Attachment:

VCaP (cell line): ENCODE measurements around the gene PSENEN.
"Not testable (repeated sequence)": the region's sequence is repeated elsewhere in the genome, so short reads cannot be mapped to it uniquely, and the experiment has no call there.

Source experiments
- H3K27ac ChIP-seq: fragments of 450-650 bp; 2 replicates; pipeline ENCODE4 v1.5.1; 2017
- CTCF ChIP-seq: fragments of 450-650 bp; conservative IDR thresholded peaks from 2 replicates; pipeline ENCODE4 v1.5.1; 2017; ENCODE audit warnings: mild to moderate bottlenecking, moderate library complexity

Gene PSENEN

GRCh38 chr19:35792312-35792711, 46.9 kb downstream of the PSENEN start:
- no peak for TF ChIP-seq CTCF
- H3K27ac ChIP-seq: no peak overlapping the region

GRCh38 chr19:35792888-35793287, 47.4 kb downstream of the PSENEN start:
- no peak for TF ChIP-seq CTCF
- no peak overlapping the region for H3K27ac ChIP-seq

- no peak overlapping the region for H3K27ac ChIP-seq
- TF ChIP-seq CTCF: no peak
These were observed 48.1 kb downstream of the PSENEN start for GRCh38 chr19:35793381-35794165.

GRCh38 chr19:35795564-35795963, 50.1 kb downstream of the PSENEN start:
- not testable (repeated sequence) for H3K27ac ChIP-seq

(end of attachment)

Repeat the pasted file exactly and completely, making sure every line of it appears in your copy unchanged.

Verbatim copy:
VCaP (cell line): ENCODE measurements around the gene PSENEN.
"Not testable (repeated sequence)": the region's sequence is repeated elsewhere in the genome, so short reads cannot be mapped to it uniquely, and the experiment has no call there.

Source experiments
- H3K27ac ChIP-seq: fragments of 450-650 bp; 2 replicates; pipeline ENCODE4 v1.5.1; 2017
- CTCF ChIP-seq: fragments of 450-650 bp; conservative IDR thresholded peaks from 2 replicates; pipeline ENCODE4 v1.5.1; 2017; ENCODE audit warnings: mild to moderate bottlenecking, moderate library complexity

Gene PSENEN

GRCh38 chr19:35792312-35792711, 46.9 kb downstream of the PSENEN start:
- no peak for TF ChIP-seq CTCF
- H3K27ac ChIP-seq: no peak overlapping the region

GRCh38 chr19:35792888-35793287, 47.4 kb downstream of the PSENEN start:
- no peak for TF ChIP-seq CTCF
- no peak overlapping the region for H3K27ac ChIP-seq

- no peak overlapping the region for H3K27ac ChIP-seq
- TF ChIP-seq CTCF: no peak
These were observed 48.1 kb downstream of the PSENEN start for GRCh38 chr19:35793381-35794165.

GRCh38 chr19:35795564-35795963, 50.1 kb downstream of the PSENEN start:
- not testable (repeated sequence) for H3K27ac ChIP-seq